Though one generally hopes for a long-lasting union with their partner, some relationships require a legal way out—and the state of Ohio provides its residents with a fair bit of options.
In 2021, Ohio recorded a rate of 5.2 marriages and 2.6 divorces for every 1,000 residents. The divorce rate seems to be only half of the marriage rate, but the numbers may not be telling the whole story. While the standard options in most states are annulment, legal separation, and divorce, The Buckeye State offers another method for terminating marriages: dissolution.
We’ve prepared this article for residents of Ohio who are contemplating securing a legal end to their marriage. We’ll walk you through the relevant laws, requirements, processes, and paperwork involved in petitioning the courts for a divorce or a dissolution of marriage.
Divorce vs. Dissolution of Marriage vs. Annulment vs. Legal Separation in Ohio
Ohio has four ways to end a marriage: divorce, dissolution, annulment, and legal separation. They suit different circumstances and have different requirements, processes, and durations.
Divorce – The couple ends their marriage through a lawsuit when they disagree on some issues. The court decides on those disagreements, which can be regarding the separation of properties or the allocation of parenting rights and responsibilities.
Dissolution of Marriage – This process is also referred to as uncontested divorce. The couple is in mutual agreement on matters such as properties and children. Thus, they file the petition jointly. Instead of the court deciding on issues, it only reviews the couple's consensus. The marriage is immediately dissolved if they remain in mutual agreement, so this process is typically faster than divorce.
Annulment – The marriage is not just terminated, it is nullified, such that it never happened in the first place. The grounds for annulment are particular. For instance, an unconsummated marriage qualifies for annulment.
Legal Separation – The couple's marriage is not legally terminated. However, the spouses no longer live together and follow court orders regarding separation of properties, child support, parenting time, and other such matters.
Is Ohio a No-Fault State When It Comes to Divorce?
Depending on the grounds, a divorce in Ohio can be fault-based or no-fault. First, understand that the state recognizes 11 possible causes for divorce. It could be that the plaintiff's spouse (i.e., the one who did not file for divorce):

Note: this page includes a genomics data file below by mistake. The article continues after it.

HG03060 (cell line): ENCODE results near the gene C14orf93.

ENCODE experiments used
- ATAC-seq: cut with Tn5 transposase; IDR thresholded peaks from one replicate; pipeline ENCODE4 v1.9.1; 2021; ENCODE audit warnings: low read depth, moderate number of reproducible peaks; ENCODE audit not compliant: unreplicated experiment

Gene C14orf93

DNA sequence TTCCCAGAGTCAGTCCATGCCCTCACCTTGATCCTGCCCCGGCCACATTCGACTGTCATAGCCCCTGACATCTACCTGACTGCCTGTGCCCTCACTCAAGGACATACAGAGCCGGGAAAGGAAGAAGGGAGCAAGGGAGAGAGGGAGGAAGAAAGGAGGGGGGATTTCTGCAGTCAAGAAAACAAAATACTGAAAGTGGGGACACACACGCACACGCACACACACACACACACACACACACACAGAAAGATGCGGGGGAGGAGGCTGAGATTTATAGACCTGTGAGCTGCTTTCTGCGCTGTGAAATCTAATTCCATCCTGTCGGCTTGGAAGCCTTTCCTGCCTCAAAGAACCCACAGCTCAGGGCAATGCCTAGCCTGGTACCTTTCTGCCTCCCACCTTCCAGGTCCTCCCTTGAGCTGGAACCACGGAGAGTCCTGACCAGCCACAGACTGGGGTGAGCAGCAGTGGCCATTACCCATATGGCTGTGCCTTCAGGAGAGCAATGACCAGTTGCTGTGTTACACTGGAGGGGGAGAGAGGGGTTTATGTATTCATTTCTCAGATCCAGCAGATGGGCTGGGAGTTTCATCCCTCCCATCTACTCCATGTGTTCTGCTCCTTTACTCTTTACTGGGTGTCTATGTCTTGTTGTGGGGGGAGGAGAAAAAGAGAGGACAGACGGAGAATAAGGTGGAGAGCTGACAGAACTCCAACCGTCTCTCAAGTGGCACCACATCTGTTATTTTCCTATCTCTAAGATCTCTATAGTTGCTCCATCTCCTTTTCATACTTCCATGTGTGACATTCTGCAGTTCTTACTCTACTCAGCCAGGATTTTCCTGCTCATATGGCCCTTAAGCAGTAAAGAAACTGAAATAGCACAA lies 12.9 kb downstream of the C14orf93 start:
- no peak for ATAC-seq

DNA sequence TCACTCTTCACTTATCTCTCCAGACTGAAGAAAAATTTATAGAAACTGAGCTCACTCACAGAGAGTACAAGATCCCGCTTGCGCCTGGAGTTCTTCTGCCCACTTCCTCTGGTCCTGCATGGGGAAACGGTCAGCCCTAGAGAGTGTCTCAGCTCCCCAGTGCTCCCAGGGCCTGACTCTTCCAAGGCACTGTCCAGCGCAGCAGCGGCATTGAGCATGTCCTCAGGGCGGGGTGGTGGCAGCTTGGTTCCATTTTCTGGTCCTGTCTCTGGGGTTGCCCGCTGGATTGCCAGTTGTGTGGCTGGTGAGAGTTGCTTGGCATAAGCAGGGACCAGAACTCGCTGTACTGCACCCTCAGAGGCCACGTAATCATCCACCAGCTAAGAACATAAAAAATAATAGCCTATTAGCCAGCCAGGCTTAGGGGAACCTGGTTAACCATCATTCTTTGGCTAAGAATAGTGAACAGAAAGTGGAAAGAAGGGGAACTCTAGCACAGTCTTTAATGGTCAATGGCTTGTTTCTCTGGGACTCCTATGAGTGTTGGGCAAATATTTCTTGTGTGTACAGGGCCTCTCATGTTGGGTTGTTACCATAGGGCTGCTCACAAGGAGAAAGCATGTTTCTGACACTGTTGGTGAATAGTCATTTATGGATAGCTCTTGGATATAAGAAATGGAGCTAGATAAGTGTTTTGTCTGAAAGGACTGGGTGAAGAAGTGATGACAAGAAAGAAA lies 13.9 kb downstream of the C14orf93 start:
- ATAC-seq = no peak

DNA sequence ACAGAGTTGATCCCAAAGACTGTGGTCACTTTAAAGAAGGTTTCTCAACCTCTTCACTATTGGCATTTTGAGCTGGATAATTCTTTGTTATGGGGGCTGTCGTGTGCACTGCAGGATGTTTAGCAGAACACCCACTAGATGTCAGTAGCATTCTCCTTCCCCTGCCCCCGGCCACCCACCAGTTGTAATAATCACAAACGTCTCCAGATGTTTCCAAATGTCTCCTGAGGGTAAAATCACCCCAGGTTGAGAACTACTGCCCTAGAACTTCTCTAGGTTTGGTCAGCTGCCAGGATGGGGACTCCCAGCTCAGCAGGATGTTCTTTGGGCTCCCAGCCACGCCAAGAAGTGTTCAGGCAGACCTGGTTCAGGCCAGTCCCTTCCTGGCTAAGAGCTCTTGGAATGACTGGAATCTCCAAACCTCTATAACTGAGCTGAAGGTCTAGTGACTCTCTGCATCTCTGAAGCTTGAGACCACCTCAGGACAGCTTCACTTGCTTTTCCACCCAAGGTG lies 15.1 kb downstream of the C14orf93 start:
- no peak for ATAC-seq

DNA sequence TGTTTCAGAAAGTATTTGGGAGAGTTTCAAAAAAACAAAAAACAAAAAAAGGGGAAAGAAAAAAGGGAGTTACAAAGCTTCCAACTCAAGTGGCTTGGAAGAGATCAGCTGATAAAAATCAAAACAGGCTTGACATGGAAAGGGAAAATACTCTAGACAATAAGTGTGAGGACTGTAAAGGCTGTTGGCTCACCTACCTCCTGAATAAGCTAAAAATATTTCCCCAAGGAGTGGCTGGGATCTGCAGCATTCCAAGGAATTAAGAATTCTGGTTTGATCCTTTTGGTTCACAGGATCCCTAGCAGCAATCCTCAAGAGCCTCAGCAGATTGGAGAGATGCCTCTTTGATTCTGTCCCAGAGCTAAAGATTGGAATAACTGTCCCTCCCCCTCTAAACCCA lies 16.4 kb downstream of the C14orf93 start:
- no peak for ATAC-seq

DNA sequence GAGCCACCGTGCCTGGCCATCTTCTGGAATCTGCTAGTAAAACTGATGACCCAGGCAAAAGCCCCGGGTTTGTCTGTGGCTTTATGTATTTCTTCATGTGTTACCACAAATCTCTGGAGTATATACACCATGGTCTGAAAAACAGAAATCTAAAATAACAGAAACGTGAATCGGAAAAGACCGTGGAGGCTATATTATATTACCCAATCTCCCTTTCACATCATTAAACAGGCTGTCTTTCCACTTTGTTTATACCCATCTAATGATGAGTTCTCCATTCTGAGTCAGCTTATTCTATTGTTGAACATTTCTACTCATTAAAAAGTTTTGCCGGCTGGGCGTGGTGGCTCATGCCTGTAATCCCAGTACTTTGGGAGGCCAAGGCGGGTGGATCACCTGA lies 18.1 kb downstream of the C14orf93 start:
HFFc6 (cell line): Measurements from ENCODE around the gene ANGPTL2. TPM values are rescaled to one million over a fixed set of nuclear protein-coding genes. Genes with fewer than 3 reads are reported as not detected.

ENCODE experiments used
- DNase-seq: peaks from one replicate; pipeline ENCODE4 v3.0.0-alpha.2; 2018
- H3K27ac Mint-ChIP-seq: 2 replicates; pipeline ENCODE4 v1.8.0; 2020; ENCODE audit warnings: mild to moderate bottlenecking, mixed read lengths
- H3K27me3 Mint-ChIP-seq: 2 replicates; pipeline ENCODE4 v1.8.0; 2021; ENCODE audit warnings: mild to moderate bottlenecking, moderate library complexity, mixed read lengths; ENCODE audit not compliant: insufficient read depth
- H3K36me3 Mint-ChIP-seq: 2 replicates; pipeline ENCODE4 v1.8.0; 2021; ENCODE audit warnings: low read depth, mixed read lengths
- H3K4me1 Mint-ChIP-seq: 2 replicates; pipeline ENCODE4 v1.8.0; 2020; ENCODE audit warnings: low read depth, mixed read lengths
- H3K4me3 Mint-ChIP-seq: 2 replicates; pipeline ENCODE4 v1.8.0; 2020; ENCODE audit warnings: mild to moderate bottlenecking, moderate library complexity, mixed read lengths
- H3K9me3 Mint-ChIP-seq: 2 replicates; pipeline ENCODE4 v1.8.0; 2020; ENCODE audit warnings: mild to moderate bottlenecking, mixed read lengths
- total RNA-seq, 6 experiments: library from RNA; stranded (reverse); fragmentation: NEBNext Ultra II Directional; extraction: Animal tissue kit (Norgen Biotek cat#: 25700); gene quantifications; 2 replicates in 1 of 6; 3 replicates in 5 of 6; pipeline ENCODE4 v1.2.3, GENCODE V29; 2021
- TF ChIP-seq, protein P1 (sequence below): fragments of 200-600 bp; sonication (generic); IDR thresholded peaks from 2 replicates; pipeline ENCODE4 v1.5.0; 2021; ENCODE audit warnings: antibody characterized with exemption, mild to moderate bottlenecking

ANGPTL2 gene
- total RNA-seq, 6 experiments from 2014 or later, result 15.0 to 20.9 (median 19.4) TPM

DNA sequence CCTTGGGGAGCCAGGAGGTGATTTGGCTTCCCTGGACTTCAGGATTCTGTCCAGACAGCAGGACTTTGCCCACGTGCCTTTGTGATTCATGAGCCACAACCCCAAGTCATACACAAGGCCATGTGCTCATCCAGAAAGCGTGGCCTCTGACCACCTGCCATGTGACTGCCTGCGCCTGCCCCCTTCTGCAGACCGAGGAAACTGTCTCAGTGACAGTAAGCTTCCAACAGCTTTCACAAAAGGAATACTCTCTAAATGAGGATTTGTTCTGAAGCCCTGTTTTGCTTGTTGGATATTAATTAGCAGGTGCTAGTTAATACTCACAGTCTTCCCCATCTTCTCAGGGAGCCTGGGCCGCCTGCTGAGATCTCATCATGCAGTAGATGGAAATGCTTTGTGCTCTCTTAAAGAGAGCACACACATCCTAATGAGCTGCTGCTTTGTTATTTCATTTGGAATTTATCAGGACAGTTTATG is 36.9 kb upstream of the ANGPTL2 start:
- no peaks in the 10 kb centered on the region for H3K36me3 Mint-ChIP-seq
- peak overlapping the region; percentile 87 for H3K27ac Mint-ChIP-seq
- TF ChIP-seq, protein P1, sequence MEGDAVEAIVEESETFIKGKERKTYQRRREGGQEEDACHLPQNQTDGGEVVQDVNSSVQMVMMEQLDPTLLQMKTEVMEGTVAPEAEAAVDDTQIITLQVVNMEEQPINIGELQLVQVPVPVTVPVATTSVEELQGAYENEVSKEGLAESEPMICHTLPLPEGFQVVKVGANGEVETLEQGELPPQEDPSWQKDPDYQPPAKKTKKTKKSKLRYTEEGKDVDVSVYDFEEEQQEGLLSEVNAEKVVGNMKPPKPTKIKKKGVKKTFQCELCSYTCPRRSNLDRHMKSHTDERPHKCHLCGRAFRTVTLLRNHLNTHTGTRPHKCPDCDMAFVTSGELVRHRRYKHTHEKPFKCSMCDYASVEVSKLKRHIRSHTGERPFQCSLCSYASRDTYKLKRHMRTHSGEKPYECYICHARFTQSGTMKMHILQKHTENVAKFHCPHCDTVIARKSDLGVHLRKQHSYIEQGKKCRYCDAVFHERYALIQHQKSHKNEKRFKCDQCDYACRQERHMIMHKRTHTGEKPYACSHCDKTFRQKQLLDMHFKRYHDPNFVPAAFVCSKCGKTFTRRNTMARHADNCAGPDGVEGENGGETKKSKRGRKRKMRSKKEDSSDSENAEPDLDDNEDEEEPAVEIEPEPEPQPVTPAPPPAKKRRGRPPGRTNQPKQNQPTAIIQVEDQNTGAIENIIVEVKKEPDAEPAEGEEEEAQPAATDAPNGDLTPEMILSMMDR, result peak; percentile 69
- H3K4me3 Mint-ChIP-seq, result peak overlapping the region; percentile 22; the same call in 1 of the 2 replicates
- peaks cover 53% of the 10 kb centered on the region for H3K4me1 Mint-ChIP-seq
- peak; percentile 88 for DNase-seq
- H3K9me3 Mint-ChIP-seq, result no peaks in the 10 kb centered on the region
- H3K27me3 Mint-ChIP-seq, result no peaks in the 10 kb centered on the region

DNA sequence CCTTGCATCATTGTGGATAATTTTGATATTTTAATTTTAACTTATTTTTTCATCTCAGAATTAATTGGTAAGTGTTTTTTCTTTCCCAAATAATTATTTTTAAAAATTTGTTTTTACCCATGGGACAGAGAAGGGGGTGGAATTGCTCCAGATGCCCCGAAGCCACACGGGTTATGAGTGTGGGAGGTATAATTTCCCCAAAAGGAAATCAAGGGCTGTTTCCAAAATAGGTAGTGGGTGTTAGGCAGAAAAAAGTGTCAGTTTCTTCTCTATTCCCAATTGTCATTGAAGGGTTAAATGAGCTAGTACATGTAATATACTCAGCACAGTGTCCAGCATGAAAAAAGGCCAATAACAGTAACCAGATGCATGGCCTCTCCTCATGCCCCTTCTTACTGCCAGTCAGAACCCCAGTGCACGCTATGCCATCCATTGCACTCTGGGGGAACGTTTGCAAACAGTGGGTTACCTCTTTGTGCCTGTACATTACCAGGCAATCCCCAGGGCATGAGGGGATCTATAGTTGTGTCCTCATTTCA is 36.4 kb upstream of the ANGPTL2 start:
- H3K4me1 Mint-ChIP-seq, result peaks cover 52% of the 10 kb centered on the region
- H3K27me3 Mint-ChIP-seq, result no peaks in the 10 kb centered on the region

Had a living wife or husband at the time of their marriage
Was absent for a year or longer
Was extremely cruel
Committed fraudulent acts to ensure that the marriage pushed through
Was grossly neglectful
Was a drunkard
Was imprisoned during the filing of the divorce
Divorced the plaintiff in another state
These nine grounds lead to a fault-based divorce. That is, the plaintiff must prove that the defendant is at fault for the separation. These types of cases tend to drag on, as there may be several hearings to scrutinize the evidence.
The other two grounds for divorce could be:
The couple had already been living separately for a year or so
The couple agreed that they were incompatible
These two reasons are admitted in no-fault divorces. The plaintiff does not have to prove that their spouse wronged them for the divorce to proceed. Typically, these are easier and quicker. However, if the spouse contests the claim of incompatibility, the plaintiff has to present another ground for divorce.
Furthermore, a petitioner only needs one ground to file for divorce. If they state two or more causes, they only need to prove one. Still, people include additional reasons for divorce in case the first ground mentioned becomes insufficient for the court.
How to File for Divorce in Ohio
Divorce is taxing in nearly every aspect. It becomes even more exhausting when you do not have adequate legal support and have no knowledge about divorce proceedings.
Hiring an experienced lawyer can assist you through the legalities of the process. But it helps to know at least what to expect. Know the basic steps for filing for divorce in Ohio:
1. Fulfill the Requirements and Forms
Ohio has a residency requirement. The plaintiff must have been a state resident for at least six months before filing the divorce. If they meet the requirements, they may proceed with filing the forms. The specific documents they must fill out depend on whether they have or do not have children.
The following are the forms that all divorcing couples have to file, with or without children:
Form 1 (Affidavit of Basic Information, Income, and Expenses) – This form requires information from both couples, including individual and household incomes and expenses.
Form 2 (Affidavit of Property and Debt) – This is where couples declare their real estate properties, vehicles, financial accounts, pensions, retirement plans, stocks, mutual funds, insurance, etc.
Meanwhile, couples with children will need to file these forms:
Form 3 (Parenting Proceeding Affidavit) – This form contains the children's personal information, data on parents' participation in custody cases, information on cases relevant to deciding custody (e.g., reports of domestic abuse), and information on criminal convictions.
Form 4 (Health Insurance Affidavit) – This form seeks to discover if the children are part of the parent's insurance plans. If not, parents must specify what insurance is there for the kids.
Counterclaim forms may also have to be filed during the process. However, they are not required.
2. Optional: File Forms for Temporary Orders
The court may issue temporary orders if the parties request them. They may include interim arrangements on who will stay in the marital home, how much support a spouse will provide for the other spouse and the children, how parenting will proceed, and how expenses and debts will be paid while the divorce is finalized.
They are not required for every couple. However, they may help facilitate the divorce, so it would be more amicable, especially if there are children involved. Either party may file Form 5 (Motion and Affidavit or Counter Affidavit for Temporary Orders) to request temporary orders.
3. Serve the Defendant